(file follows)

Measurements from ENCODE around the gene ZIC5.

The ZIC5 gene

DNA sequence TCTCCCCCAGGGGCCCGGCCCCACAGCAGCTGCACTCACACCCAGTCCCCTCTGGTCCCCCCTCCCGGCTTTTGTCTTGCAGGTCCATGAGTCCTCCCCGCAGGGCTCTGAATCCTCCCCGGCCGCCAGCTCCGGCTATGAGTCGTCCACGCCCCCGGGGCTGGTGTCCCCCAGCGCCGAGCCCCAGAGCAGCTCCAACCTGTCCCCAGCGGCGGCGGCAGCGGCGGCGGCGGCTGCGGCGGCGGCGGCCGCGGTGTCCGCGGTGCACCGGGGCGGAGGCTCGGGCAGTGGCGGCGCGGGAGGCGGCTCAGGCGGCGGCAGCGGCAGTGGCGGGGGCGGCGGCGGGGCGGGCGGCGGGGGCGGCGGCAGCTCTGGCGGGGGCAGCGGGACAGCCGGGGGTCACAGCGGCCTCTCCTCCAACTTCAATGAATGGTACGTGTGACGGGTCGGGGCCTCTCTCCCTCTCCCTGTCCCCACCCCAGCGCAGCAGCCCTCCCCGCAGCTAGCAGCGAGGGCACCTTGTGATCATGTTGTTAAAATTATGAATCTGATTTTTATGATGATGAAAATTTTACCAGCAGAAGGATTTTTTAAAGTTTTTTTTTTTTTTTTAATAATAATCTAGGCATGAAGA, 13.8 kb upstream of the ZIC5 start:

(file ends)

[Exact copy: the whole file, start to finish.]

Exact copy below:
Measurements from ENCODE around the gene ZIC5.

The ZIC5 gene

DNA sequence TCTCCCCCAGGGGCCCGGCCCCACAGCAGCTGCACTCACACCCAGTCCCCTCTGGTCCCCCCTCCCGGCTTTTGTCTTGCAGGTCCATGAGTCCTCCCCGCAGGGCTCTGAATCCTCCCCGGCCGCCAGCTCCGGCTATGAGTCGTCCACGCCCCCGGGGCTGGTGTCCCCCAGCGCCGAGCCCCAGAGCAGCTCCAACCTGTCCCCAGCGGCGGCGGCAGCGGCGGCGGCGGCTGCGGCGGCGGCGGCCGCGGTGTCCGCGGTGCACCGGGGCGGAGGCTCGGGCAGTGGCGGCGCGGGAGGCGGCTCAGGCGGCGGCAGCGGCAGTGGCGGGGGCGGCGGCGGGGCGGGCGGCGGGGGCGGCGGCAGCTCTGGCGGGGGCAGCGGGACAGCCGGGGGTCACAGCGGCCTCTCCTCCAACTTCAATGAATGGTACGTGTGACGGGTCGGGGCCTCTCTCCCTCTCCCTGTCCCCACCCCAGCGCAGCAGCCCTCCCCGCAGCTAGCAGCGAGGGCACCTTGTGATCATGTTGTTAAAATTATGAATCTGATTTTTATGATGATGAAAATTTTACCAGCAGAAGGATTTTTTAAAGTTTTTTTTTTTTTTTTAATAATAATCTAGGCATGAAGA, 13.8 kb upstream of the ZIC5 start: